Dante Pettis makes NCAA history in win over Oregon
It was 7:01 p.m. on April 27, nine minutes before the first pitch of the Astros-A's game in Houston. Gary Pettis was beginning to accept that he'd have to watch the start of his son's NFL career on replay.
Pettis, the former Gold Glove outfielder and current Astros third-base coach, figured Dante Pettis, the Washington receiver and his second son, would be selected on Day 2 of the draft. But when during the four-hour telecast?
As Round 2 got underway, Gary watched with four other coaches who had come to know Dante, a frequent visitor in the Houston clubhouse over the years who would effortlessly shag fly balls at batting practice next to the Astros players.
With the eighth pick in the round, the Broncos took a receiver … but it was Courtland Sutton from SMU. At that point, Gary Pettis and the Astros coaches got up from their seats and hustled outside for the national anthem and the start of the game. As a high-school band played the final notes and the words "home of the brave" echoed in the stadium, Pettis looked up at the clock and figured — what the heck? — if he hurried, he could watch another few minutes of the draft. Maybe he'd get lucky.
"My fear was that he was going to get drafted and I wasn't going to be able to see it," Pettis recalled Tuesday. "And as I ran upstairs, I saw that the 49ers had made a trade. And in the back of my mind I had this feeling that this could be it. And sure enough, I heard them say his name. And, man, what a thrill that was."
The Pettises aren't just a talented family. They could air their own variety show.
Gary won five Gold Gloves during his 11 years as an outfielder and stole 56 bases for the California Angels in 1985. Dante's mother, Peggy, is a former Raiderette cheerleader. His older brother, Kyler, played Theo Carver, a character with autism, on the soap opera "Days of Our Lives." A cousin, Austin Pettis, played four seasons for the St. Louis Rams.
Then there's Dante, who did the usual sports as a kid – football, baseball, basketball and track – but who always had a lot more interests than that.
He can play the guitar and ukulele. Like his brother, he sang, danced and performed as a child. He likes to read and, while at Washington, could be seen around campus with a camera in his hand. Landscapes – a snowy valley here, a sandy shoreline there – and nature shots were his focus.
Gary Pettis began bringing his son to the stadium when he was maybe 4 or 5 years old, starting him out with a plastic ball and bat. Pretty soon Dante was running down pre-game fly balls in the same outfield as Albert Belle and meeting Ken Griffey Jr.
Slim at 186 pounds, Dante has the frame, fluidity and tracking ability of a center fielder. Gary thinks his son probably could have excelled at that sport if he had chosen it. But around his sophomore year of high school, football emerged as Dante's top pursuit.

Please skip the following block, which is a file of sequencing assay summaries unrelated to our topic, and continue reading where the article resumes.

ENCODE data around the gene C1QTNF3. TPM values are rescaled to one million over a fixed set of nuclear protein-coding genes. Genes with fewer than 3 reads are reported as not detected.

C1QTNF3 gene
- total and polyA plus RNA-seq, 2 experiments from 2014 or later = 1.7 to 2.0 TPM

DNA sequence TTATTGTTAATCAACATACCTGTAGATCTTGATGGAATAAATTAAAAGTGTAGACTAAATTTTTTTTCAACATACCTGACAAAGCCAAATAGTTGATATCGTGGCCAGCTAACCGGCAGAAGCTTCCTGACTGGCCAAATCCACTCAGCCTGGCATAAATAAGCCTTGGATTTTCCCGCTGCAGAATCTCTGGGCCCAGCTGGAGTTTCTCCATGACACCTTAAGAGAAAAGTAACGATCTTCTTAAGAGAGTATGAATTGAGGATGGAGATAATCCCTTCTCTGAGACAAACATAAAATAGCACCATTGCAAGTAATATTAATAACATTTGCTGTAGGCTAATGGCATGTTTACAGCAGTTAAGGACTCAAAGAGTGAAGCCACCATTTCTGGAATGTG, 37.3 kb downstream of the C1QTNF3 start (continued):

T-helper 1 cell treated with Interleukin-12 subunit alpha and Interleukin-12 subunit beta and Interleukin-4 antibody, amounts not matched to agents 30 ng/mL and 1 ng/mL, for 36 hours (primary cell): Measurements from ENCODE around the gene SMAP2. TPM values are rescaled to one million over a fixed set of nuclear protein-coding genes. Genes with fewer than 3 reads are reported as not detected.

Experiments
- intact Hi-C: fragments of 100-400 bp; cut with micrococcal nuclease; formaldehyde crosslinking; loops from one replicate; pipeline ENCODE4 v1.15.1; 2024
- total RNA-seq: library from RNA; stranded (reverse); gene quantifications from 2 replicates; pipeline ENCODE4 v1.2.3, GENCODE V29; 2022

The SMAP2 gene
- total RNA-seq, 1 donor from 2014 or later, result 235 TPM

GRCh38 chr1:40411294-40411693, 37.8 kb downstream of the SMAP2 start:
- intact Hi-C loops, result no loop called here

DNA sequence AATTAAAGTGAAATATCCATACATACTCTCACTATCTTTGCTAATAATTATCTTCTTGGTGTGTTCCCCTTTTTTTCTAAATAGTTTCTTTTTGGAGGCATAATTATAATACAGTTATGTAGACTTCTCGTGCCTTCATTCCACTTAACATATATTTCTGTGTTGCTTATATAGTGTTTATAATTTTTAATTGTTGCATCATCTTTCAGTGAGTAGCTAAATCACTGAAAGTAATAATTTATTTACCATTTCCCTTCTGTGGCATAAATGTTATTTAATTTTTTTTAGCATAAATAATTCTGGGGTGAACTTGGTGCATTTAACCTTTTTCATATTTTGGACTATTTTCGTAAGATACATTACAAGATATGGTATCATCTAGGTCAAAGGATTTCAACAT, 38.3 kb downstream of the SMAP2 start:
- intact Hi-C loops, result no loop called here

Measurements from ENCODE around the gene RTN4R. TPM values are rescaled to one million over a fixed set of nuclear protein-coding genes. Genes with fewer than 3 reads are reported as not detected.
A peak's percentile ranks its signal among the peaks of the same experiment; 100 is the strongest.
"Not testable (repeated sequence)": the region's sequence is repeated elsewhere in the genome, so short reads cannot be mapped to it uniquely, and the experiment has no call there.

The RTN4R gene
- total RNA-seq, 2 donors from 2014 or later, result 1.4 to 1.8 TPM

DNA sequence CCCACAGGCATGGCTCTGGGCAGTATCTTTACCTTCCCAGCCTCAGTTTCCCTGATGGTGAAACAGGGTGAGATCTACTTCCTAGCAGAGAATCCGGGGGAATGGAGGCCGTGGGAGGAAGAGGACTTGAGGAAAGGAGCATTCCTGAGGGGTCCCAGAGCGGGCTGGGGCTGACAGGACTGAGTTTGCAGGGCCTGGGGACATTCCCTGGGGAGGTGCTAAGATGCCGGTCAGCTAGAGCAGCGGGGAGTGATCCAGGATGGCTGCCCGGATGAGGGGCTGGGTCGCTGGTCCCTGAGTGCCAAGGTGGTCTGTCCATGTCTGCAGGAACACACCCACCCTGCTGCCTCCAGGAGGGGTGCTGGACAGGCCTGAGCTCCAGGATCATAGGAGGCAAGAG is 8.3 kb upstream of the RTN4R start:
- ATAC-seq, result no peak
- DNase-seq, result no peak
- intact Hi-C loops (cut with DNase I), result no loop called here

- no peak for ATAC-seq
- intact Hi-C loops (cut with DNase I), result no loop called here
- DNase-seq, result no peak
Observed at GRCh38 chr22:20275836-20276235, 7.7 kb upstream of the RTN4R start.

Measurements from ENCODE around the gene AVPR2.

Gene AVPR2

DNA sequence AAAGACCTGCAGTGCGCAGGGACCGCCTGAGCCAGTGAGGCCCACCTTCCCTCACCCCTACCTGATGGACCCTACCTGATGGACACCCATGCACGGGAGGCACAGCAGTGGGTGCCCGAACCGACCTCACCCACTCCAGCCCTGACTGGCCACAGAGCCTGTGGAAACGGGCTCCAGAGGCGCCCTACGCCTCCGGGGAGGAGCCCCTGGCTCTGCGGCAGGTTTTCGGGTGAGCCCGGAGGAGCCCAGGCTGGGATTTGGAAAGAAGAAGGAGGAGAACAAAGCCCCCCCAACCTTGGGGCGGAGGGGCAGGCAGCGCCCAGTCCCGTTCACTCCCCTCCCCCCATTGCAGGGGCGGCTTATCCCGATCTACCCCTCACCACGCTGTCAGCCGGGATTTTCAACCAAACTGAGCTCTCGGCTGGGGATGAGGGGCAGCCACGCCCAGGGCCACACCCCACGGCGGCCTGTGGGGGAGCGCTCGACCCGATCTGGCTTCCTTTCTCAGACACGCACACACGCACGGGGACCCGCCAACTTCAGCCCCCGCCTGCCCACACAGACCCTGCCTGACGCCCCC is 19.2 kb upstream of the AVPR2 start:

"I think he kind of knew that football was where I was leaning to," Dante said of his dad. "I had had a lot of fun playing baseball and everything like that, but I don't know, there is something about football that is just different than every other sport. I think he saw that I had that kind of passion for the game."
Gary was able to see his son get drafted last month because the 49ers traded ahead 15 spots in the second round to get him.
Dante's 6-foot-1 height and soft hands appealed to coach Kyle Shanahan, a former receiver. So did Dante's ability as a punt returner. He brought back an NCAA-record nine punts for touchdowns at Washington, the record breaker coming just three days after the Astros won the World Series.
Mostly, the 49ers were impressed by Pettis' Renaissance-man traits on the field. He can play each of their receiver positions because he has such a tremendous feel for the game. In college, he was exceptional at setting up and moving past defensive backs with his body language or knowing precisely when to accelerate or cut as a returner.
"He's extremely talented, a very good route runner," Shanahan said. "He can separate and has extremely good hands – very quick, fast enough to run all the routes. And when you meet him, you see how smart he is, how hard he works, and you get why he's the full package.”
When he saw the 49ers jumped ahead and were on the clock, Gary Pettis had a sense that's where Dante would land, in part because San Francisco was one of the teams he visited prior to the draft. But there also was something poetic about him becoming a 49er.
Gary is an Oakland native. The Astros are in the same division as the A's, which means regular trips to the Bay Area. Dante, for instance, spent Monday afternoon with his father at the stadium and took part in batting practice with his Astros buddies.
"He talks to a lot of the guys. They're all pretty friendly with him," Gary said. "They're on – what do they call it? – instant messaging or Instagram or whatever they call it. They reach out to him that way, and obviously when he's here, he goes around to the guys and they come around and visit with him as well."
The Pettises also live in Orange County, stemming from Gary's years with the Angels. He noted the 49ers will play 12 of their 16 games this season in the Pacific time zone, two of them in the Los Angeles area.
The only thing that could scuttle an autumn full of family reunions is if the Astros go deep into the playoffs again. Gary smiled at the prospect.
"I guess I'll trade that for missing a few of his games," he said.